Organization structure is one of the important aspects a founder or CEO should think about. This applies not only when the company is growing and employees are increasing in number, but also in the very early stages, when there are only a handful of people in the company. While a great structure, by itself, may not ensure success, it can improve the odds.
However, my hypothesis is that changes to organization structure are typically reactive. While I don’t have hard data regarding this, (if anyone does, please let me know in the comments), this is based on my experience working at a growth stage company and also some of the cases we have studied at HBS. For example, organization structure gets attention when important initiatives or products fail or when senior leaders are replaced. Since organization structure changes affect people directly and significantly, the general tendency is to not change until it’s absolutely necessary (which leads to being reactive). In a case we discussed in class, when the organization structure in a company was changed 4 times in 2 years, the initial reaction of most of the class was negative.
In the interest of being proactive, founders and CEOs should consider changing (or at least evaluate) the organization structure when the scenarios below arise. Even if they are being reactive, evaluating if the scenarios below are true can help them get clarity on whether it’s the right time to change the structure.
- When the current structure was not thoughtfully and deliberately decided
Organization structure decisions may not always be thoughtful, especially in the early stages. For example, founders and other employees may initially just divide work functionally, and before they realize the consequences, a functional organization is formed.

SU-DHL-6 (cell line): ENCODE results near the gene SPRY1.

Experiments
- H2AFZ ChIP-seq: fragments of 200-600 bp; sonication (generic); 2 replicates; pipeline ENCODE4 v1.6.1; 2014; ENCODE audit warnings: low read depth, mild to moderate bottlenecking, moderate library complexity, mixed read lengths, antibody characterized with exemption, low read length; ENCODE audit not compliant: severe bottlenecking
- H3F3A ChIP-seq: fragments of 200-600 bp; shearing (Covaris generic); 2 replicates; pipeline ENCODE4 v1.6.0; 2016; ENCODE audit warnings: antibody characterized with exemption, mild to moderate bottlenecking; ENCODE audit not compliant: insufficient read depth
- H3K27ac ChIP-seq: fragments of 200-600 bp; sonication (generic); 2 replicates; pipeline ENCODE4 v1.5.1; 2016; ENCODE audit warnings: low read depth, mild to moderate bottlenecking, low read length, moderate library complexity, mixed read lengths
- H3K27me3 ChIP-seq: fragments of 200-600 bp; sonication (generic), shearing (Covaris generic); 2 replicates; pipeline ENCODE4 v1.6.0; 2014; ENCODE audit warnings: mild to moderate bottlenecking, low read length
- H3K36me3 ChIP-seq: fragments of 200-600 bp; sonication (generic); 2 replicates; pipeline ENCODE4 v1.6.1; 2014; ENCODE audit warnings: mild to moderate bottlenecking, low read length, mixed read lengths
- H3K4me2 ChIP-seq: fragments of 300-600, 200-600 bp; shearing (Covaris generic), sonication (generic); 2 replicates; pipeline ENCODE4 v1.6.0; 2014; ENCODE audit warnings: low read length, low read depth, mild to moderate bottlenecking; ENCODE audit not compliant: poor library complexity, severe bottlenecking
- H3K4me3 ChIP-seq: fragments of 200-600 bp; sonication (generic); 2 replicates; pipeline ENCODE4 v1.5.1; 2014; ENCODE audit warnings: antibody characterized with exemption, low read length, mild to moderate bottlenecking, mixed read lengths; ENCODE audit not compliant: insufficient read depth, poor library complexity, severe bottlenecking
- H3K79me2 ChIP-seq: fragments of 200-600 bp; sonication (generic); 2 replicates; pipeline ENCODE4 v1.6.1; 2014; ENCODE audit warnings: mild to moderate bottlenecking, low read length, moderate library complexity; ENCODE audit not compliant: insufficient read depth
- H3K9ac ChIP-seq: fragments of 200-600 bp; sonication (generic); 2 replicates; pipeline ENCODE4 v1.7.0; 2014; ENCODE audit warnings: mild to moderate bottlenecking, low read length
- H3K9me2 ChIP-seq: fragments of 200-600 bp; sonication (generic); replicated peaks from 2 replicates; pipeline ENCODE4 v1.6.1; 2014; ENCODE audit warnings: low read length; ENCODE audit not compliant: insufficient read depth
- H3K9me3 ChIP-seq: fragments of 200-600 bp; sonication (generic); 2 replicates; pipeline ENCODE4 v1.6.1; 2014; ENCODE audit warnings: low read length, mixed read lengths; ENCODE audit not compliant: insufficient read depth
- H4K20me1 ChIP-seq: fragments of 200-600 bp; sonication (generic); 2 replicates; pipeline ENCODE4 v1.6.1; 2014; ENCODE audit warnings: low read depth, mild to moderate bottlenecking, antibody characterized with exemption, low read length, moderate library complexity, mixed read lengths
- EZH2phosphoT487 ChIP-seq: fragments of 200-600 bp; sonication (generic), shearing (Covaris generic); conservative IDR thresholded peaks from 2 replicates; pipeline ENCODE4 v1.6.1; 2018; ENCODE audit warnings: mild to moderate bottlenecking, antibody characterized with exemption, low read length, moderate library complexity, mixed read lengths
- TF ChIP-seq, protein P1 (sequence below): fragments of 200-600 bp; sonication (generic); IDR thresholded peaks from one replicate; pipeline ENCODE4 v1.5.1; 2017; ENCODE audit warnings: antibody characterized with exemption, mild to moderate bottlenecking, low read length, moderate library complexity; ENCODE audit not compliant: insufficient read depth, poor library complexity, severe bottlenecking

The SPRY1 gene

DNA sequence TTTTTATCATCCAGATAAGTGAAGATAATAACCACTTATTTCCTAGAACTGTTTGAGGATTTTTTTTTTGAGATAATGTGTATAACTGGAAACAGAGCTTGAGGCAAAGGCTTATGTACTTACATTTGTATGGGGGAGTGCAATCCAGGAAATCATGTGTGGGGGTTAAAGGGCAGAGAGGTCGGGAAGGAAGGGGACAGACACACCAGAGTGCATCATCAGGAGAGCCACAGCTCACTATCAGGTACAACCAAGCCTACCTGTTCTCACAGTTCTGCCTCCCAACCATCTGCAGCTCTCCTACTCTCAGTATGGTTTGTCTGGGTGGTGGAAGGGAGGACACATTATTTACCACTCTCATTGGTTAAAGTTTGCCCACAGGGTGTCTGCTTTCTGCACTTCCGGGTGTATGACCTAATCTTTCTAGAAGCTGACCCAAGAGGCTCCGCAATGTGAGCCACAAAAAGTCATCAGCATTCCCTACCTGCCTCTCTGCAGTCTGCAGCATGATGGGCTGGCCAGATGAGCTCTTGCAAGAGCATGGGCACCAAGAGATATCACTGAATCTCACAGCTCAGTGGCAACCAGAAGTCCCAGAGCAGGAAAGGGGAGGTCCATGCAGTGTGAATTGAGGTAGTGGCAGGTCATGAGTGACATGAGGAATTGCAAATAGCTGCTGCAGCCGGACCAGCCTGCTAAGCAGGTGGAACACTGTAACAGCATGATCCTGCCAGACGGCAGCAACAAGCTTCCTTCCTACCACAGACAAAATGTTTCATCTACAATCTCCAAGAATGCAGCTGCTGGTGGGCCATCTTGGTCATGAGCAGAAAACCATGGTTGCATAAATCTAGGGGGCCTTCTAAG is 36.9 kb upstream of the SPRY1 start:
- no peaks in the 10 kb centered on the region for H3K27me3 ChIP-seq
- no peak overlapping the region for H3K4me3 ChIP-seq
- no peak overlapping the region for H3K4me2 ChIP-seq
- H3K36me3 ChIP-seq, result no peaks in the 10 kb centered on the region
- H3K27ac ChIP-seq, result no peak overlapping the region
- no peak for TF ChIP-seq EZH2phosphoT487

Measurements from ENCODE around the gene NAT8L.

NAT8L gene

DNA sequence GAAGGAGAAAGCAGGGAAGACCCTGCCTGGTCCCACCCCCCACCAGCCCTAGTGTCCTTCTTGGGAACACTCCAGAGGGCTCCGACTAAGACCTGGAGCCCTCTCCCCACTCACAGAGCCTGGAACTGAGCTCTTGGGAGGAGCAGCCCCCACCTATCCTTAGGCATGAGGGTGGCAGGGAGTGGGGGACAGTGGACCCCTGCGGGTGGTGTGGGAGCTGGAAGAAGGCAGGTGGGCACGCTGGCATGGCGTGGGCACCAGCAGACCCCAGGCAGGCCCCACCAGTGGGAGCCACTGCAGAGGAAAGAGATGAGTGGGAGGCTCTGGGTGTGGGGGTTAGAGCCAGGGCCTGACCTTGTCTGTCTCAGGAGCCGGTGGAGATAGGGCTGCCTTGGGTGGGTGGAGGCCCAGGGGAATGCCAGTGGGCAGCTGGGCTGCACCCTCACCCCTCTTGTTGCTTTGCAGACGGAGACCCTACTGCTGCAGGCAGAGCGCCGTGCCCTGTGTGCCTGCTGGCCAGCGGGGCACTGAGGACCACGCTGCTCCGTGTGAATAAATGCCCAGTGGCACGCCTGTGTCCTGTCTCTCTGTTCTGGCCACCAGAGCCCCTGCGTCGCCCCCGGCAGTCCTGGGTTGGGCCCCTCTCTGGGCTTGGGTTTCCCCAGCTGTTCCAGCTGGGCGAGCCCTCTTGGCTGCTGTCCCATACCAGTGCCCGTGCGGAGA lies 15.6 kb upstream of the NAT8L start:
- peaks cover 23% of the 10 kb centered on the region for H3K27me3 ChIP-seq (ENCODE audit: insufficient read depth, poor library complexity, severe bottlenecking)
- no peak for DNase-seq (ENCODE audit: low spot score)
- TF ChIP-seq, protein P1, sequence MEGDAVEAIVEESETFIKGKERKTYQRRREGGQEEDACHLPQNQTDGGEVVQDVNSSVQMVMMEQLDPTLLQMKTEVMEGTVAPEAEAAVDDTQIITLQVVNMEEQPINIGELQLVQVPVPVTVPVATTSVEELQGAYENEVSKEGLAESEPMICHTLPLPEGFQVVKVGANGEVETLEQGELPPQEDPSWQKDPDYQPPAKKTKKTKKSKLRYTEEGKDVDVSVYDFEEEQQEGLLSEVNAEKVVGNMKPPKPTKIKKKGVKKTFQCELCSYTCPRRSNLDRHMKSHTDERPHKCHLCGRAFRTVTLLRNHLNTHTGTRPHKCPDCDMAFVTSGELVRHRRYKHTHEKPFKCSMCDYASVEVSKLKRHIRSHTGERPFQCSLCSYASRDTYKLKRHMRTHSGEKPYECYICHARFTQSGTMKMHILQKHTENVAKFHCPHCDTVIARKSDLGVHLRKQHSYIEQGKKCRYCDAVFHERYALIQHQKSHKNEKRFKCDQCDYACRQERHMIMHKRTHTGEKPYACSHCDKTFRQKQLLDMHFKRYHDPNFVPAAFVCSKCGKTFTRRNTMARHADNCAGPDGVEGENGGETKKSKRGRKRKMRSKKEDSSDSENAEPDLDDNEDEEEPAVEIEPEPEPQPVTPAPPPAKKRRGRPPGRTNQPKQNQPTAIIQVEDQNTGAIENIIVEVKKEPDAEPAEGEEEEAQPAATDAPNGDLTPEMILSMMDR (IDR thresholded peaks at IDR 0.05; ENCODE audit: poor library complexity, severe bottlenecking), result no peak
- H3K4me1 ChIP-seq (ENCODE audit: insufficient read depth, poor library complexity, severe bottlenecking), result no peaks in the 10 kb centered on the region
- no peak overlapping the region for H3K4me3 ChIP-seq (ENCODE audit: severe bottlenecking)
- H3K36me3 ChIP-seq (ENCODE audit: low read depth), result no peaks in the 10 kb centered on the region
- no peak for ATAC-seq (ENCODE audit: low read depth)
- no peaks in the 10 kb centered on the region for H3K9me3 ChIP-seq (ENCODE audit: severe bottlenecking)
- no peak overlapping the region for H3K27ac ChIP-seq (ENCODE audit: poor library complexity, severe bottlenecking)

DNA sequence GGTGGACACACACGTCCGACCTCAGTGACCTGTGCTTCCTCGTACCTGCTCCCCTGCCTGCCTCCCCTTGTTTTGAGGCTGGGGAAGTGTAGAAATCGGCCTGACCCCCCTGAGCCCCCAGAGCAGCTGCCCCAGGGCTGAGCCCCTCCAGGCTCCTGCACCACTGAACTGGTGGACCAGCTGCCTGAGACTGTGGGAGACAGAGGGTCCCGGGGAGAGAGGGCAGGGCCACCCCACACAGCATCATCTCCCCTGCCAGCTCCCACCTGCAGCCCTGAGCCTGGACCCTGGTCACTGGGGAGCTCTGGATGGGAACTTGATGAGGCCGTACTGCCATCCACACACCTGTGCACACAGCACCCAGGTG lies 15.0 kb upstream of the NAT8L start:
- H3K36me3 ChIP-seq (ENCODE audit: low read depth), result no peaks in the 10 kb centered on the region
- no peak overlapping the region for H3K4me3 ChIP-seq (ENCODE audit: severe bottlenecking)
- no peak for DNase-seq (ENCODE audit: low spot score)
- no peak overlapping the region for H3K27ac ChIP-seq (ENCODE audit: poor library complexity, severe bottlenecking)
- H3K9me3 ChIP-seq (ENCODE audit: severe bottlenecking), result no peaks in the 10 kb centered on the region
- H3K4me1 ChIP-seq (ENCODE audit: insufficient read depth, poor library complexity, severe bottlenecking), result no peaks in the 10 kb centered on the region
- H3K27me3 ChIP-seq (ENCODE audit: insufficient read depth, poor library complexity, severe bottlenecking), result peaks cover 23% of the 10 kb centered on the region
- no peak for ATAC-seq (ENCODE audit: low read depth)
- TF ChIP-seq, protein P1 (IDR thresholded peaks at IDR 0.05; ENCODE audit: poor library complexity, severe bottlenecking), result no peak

In such cases, the existing structure should definitely be evaluated thoughtfully and changed if required.
- When the current structure does not support what the company needs for the next stage of growth
There are times when a company needs to get a single product right. There are times when there is product-market fit but the company needs other functions (e.g. operations, marketing, sales) to execute well to take the product to market. There are times when a company needs to simultaneously build multiple products that are at different stages. There are times when different strategies are required for different geographies (e.g. aggressive expansion in one and profitable and sustainable operations in another).
Each of these cases may require different organization structures. Founders and CEOs should consciously decide what is absolutely needed for the next stage of growth and change the structure if it is not aligned with these needs. Organization structure has tradeoffs and knowing what is absolutely needed can help decide if the structure should be changed.
- When the change is appropriate given the nature of the people in the company
Since organization structure affects people directly, an important consideration should be the nature of the people in the company. For example, there are times when people in the company are comfortable with uncertainty or frequent changes in structure (typically in early stages). There are also times when people want stability and certainty in their reporting structure. Founders and CEOs should be cognizant of the people in the organization as they evaluate whether a change is appropriate. For example, changing an organization structure 4 times in 2 years may still work if the employees are comfortable with that change.
- When other aspects such as technology are in place to support the change
Organization structure decisions should not be made in isolation. For example, having a product-based organization does not work well if the underlying architecture and technology does not support multiple product teams working independently on the same code base. Founders and CEOs should ensure other functions and capabilities are in place to support the change. If not, they should enable those changes and only execute the change when the new structure can actually function.
What do you think? Are there other scenarios or conditions that can help founders and CEOs determine if it’s the right time to change the organization structure?